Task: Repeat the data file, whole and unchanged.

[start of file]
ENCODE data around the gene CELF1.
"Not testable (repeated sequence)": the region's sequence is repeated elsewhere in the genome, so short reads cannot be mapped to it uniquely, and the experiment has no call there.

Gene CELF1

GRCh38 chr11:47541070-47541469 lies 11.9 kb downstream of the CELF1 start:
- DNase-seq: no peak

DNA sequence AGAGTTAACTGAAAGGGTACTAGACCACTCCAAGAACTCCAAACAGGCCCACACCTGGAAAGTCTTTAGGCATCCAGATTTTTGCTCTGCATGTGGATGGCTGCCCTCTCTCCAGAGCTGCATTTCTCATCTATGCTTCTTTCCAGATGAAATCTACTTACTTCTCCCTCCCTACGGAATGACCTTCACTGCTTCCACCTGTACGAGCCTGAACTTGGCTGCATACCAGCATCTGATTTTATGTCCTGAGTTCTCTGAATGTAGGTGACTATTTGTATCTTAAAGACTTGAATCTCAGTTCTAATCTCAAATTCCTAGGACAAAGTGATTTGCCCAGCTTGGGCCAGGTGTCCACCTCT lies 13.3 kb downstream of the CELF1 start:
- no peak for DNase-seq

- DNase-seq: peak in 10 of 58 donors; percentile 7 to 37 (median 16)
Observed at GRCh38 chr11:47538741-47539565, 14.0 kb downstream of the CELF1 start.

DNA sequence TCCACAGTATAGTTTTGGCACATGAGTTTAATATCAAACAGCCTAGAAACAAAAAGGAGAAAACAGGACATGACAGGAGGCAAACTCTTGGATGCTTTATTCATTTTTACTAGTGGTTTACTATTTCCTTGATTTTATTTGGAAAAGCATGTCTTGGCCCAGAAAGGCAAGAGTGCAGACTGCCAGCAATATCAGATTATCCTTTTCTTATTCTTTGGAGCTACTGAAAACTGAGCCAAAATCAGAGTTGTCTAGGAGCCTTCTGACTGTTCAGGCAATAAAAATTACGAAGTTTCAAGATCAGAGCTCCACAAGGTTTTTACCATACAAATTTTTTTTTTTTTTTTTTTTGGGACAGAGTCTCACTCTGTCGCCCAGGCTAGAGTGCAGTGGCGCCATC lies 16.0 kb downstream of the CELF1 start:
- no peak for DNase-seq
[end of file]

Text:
ENCODE data around the gene CELF1.
"Not testable (repeated sequence)": the region's sequence is repeated elsewhere in the genome, so short reads cannot be mapped to it uniquely, and the experiment has no call there.

Gene CELF1

GRCh38 chr11:47541070-47541469 lies 11.9 kb downstream of the CELF1 start:
- DNase-seq: no peak

DNA sequence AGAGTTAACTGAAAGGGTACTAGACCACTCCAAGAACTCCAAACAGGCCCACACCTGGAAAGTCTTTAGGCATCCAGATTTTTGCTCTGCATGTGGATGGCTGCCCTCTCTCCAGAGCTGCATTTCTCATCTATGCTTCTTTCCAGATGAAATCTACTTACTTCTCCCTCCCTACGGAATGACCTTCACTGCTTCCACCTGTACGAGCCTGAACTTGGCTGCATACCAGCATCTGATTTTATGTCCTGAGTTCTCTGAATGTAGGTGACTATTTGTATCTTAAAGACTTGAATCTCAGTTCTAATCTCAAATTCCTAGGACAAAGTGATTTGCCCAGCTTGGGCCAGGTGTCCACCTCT lies 13.3 kb downstream of the CELF1 start:
- no peak for DNase-seq

- DNase-seq: peak in 10 of 58 donors; percentile 7 to 37 (median 16)
Observed at GRCh38 chr11:47538741-47539565, 14.0 kb downstream of the CELF1 start.

DNA sequence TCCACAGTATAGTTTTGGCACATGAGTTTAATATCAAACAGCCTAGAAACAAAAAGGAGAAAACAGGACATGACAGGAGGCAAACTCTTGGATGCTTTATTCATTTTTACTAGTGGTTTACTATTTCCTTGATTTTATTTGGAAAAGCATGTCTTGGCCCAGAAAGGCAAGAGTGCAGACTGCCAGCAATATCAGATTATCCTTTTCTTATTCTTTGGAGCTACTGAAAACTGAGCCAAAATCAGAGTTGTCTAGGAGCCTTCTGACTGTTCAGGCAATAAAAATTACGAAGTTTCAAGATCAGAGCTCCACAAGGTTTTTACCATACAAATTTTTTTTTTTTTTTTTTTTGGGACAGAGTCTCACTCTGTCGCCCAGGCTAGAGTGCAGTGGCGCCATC lies 16.0 kb downstream of the CELF1 start:
- no peak for DNase-seq